Despite the fact that a majority of Italian officers in WW2 were sub-standard, the commander in East Africa – Duke D’Aosta, was a very good, intelligent, young leader. At his disposal, to defend East Africa, he had 288,000 men, 200,000 of these were colonial troops (Eritreans being very trustworthy, Somalis semi-trustworthy, and Ethiopians of dubious trustworthiness).
In the beginning of the campaign, the Italians went on the offensive, at first surprising the British in Sudan and Kenya, but making only small gains. This action, however, proved to be only a feint, as D’Aosta then struck British Somaliland. For this offensive, the Italians (led by Major-General DeSimone) gathered 23 battalions of Eritreans and Somalis, 2 battalions of Blackshirts, 1 battalion of Sardinian Grenadiers, plus artillery, some tanks, and horse cavalry in support. The Italians moved forward well, harassed only by sniper fire from the British Somaliland Camel Corps. At the same time, the Italian “Harar” Division attacked Somaliland through the Tug Argan Pass, and after 3 days punched their way through it. British Somaliland was now evacuated by sea. 465 Italian troops died and 1530 were wounded in this offensive.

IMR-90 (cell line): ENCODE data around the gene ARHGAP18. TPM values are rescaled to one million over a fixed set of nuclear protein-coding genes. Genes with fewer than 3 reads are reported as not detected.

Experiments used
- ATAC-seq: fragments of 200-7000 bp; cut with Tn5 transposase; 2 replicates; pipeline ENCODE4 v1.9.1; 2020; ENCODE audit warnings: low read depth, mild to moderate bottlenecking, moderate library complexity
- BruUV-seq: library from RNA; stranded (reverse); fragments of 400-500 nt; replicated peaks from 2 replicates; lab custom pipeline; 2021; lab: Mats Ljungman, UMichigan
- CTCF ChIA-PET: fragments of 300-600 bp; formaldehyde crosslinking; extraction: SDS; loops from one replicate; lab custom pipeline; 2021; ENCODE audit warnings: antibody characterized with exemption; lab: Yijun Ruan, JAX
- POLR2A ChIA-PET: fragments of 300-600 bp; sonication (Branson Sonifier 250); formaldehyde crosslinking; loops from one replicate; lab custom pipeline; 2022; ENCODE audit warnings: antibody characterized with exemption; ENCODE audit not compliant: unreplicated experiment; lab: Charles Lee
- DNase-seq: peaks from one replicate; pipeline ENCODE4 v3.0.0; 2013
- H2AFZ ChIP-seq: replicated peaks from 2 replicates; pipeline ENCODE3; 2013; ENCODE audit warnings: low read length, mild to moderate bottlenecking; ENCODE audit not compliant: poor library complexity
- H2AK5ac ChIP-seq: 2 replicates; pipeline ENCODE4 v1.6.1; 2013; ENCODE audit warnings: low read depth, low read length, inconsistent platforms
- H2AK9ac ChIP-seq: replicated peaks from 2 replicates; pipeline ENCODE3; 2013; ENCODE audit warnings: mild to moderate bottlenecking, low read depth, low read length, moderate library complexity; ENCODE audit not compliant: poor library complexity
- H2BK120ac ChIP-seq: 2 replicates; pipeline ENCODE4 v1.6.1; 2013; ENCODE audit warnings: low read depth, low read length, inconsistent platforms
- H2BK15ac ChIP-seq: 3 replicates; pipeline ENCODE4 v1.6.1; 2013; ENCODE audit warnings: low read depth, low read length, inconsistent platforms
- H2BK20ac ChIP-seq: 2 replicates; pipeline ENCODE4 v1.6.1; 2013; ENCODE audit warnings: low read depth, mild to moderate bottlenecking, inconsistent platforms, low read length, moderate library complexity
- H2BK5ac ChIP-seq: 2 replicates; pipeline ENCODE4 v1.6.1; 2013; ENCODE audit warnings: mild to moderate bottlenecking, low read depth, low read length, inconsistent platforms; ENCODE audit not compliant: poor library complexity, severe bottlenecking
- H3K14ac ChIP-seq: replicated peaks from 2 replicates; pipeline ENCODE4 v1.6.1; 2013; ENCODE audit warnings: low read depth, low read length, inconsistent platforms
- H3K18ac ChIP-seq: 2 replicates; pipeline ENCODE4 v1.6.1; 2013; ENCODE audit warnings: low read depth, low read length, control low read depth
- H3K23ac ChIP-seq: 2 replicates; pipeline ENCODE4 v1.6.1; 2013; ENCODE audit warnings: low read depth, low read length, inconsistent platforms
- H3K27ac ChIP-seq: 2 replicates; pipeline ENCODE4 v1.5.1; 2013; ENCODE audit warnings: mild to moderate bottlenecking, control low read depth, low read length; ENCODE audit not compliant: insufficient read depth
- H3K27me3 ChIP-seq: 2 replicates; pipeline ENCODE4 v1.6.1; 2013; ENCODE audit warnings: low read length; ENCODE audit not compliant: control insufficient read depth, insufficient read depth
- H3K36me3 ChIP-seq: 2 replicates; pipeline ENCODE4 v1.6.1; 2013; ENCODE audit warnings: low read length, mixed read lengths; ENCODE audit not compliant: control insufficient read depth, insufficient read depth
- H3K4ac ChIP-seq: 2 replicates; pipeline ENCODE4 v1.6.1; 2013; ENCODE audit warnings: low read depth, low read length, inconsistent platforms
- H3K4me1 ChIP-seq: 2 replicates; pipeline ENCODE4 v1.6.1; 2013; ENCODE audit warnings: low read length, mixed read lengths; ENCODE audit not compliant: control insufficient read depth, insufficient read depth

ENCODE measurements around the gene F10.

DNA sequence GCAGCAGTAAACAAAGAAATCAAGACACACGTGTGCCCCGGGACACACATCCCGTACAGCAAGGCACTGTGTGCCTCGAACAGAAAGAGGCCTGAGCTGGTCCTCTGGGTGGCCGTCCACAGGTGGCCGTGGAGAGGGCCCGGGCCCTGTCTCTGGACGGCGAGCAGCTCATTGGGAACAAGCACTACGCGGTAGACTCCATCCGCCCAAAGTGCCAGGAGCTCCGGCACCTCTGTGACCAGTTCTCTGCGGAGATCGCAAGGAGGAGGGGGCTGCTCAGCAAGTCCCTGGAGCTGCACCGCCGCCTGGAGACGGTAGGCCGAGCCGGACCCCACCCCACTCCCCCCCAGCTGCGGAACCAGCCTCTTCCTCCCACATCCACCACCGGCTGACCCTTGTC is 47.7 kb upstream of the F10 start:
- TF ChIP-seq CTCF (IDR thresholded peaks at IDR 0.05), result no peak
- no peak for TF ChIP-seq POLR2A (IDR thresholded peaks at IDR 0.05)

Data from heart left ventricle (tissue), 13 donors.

In the Sudan, meanwhile, the Italian 2nd Colonial Division was fighting off attacks by British Indian troops. This would continue for the next 5 months.
Despite these early successes, D’Aosta knew his situation was grim. He did not have the resources for a major offensive, and he new that his troops had only fought against outnumbered, 2nd and 3rd rate British troops. It was only a matter of time before the British decided to send some “real” troops to the theatre, and crush him. However, D’Aosta decided that he would fight as long and hard as possible, and if he could tie down a major Allied force for several months, his defeat would not be in vain.
D’Aosta now divided his command into 4 sectors. Major-General DeSimone would hold Somaliland with 10 colonial brigades. General Guglielmo Nasi would protect western Ethiopia with 4 colonial brigades. General Frusci, with 3 colonial divisions, 6 colonial brigades and 5 Blackshirt Battalions would defend Eritrea and Gondar. The 4th sector was central Ethiopia, which the Duke would hold himself with his best troops – the ” Africa” Colonial Division, and the all Italian “Savoia” Grenadier Division.
The first British counter-attack happened in December, 1940, when the Indian 10th Brigade re-took Gallabat, in Sudan, from the Italian 27th Colonial Battalion. However, when the Indians attempted to follow-up this action by crossing into Ethiopia, they were defeated at Metemma by colonial troops and Blackshirts under Lt.Col. Castagnola.
After this embarrassment, the British built up their troops in the Sudan. They formed a Corps, consisting of 2 Indian Divisions (the 4th and 5th Divisions). These divisions were actually 1/3 Indian, 1/3 Gurkha, and 1/3 British infantry, with the artillery, technical positions and officer corps being mostly British.